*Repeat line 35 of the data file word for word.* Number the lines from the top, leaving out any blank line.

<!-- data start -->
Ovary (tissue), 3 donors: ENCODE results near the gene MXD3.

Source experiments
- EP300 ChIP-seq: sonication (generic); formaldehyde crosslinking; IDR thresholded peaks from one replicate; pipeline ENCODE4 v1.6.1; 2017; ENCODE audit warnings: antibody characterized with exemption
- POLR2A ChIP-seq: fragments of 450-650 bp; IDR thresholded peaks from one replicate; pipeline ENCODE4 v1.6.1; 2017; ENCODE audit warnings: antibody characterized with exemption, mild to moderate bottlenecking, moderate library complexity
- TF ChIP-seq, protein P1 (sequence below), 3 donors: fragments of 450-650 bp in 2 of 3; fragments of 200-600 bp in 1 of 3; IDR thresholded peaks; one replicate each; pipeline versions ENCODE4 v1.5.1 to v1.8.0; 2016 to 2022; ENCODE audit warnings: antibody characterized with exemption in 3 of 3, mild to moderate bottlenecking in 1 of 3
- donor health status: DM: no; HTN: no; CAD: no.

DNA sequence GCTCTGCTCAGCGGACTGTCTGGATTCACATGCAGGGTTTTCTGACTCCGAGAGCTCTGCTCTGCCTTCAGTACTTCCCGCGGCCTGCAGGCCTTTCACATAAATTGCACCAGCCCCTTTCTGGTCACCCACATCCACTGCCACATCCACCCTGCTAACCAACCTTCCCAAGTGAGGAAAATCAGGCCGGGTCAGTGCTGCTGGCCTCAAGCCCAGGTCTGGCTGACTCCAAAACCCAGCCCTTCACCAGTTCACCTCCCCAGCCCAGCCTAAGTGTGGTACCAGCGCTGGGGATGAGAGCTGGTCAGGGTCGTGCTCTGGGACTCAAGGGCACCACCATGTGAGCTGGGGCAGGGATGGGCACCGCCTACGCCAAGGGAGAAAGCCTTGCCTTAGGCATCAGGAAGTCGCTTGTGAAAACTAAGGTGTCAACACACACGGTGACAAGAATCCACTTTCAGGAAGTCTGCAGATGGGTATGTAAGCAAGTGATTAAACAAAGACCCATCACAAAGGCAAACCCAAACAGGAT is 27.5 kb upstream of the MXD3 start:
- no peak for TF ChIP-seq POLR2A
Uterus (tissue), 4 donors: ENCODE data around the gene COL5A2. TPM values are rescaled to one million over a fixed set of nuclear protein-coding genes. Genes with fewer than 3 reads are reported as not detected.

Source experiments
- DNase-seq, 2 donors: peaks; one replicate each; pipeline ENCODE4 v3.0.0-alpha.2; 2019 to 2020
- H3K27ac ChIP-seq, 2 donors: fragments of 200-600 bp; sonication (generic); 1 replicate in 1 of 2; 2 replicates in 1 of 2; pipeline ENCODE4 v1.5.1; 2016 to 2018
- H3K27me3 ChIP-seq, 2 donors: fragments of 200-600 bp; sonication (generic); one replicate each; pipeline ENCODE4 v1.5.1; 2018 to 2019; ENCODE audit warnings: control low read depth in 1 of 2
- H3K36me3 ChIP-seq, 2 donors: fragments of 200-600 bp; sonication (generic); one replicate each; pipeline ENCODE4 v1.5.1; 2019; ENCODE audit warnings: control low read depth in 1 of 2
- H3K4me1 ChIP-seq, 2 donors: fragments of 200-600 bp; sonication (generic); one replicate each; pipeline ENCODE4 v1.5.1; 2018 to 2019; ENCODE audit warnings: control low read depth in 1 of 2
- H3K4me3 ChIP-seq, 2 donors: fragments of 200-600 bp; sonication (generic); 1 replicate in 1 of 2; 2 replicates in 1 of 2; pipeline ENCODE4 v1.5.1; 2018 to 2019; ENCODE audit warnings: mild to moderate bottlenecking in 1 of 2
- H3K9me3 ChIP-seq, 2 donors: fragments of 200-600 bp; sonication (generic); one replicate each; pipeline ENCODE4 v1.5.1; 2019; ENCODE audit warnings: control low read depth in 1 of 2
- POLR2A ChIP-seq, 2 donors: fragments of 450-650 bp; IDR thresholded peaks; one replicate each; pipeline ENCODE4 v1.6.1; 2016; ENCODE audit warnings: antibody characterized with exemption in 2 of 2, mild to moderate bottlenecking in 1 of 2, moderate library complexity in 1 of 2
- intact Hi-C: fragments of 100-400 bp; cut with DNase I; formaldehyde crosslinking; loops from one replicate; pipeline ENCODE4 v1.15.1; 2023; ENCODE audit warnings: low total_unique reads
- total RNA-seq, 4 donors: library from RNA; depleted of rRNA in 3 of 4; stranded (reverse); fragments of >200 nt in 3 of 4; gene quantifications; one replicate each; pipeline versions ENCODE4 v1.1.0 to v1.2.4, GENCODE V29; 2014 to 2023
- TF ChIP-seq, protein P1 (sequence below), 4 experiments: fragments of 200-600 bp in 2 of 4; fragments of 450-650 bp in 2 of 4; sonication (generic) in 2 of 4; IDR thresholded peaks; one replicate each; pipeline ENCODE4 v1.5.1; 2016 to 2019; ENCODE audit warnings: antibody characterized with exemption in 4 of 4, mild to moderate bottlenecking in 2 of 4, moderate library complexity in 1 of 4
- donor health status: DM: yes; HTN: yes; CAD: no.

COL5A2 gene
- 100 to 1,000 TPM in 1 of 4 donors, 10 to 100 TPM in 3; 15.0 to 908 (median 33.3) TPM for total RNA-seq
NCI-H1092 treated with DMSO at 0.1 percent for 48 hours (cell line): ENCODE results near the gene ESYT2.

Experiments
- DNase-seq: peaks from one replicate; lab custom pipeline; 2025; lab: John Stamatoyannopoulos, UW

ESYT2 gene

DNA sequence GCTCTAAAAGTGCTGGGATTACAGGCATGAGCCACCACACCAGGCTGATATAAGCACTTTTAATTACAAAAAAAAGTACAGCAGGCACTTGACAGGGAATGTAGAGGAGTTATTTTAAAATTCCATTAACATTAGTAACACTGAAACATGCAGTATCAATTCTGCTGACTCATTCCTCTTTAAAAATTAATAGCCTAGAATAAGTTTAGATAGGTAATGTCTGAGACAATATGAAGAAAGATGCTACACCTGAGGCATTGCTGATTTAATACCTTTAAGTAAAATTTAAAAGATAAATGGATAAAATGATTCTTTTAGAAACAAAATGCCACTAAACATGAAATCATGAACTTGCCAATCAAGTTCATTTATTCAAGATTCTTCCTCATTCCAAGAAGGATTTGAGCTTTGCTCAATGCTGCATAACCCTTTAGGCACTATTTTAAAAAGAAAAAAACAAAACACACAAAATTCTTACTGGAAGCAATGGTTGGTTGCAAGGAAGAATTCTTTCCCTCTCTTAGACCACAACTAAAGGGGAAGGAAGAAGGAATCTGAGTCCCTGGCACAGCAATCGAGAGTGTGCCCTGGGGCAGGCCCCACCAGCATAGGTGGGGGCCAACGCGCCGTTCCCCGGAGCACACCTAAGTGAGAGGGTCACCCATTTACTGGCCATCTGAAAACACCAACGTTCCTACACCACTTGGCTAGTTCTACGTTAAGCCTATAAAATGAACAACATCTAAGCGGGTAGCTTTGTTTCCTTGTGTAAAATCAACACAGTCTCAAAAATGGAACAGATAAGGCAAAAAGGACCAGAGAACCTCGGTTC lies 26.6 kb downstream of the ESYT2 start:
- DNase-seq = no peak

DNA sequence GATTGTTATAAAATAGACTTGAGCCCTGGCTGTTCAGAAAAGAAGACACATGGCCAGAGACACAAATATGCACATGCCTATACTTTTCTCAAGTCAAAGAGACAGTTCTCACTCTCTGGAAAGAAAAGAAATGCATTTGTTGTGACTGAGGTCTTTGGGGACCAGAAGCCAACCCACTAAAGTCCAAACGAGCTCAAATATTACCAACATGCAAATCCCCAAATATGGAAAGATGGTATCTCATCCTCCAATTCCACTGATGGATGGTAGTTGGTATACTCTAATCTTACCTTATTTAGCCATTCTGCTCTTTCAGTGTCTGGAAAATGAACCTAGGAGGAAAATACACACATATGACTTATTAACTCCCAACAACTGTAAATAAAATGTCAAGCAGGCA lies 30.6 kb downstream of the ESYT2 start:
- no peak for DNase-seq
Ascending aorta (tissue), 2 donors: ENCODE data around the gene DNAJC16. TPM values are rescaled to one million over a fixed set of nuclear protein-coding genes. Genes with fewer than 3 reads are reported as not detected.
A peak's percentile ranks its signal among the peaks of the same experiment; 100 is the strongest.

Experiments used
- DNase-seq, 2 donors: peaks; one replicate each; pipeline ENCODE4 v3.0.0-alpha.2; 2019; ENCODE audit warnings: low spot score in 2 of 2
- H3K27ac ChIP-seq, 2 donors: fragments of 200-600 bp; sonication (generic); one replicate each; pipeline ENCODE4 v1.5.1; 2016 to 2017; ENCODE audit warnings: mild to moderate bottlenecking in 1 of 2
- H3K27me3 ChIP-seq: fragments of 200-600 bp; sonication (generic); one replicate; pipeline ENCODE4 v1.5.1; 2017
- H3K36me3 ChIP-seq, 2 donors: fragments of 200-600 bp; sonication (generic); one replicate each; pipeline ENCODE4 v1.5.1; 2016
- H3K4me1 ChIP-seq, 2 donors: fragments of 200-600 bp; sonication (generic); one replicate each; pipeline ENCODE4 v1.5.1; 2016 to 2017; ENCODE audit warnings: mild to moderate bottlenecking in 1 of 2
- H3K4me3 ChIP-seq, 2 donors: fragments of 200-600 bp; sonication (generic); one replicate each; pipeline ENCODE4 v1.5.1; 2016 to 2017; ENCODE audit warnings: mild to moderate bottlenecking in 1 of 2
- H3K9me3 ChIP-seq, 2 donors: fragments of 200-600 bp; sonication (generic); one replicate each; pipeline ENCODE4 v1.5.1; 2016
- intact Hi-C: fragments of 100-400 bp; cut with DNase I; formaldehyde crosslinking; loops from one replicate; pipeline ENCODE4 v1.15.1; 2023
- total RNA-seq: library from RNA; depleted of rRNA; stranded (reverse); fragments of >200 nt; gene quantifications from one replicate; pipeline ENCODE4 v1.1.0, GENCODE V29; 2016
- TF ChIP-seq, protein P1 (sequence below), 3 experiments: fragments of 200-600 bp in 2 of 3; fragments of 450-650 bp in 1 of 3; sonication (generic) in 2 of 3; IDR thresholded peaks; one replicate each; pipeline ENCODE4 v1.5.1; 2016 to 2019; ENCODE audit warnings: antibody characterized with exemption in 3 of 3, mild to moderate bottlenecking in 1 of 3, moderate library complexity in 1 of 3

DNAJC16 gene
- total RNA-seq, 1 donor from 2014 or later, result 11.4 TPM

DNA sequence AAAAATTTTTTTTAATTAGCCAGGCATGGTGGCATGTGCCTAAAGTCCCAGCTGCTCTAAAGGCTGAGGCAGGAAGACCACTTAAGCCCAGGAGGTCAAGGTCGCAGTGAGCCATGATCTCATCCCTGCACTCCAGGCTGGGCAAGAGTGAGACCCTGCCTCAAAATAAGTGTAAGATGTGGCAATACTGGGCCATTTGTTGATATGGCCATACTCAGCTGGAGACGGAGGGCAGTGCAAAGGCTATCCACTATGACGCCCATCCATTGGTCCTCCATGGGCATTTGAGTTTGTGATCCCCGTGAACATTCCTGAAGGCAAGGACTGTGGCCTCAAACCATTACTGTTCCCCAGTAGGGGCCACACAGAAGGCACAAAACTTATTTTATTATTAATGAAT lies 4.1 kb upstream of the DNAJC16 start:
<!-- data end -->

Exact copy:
Experiments used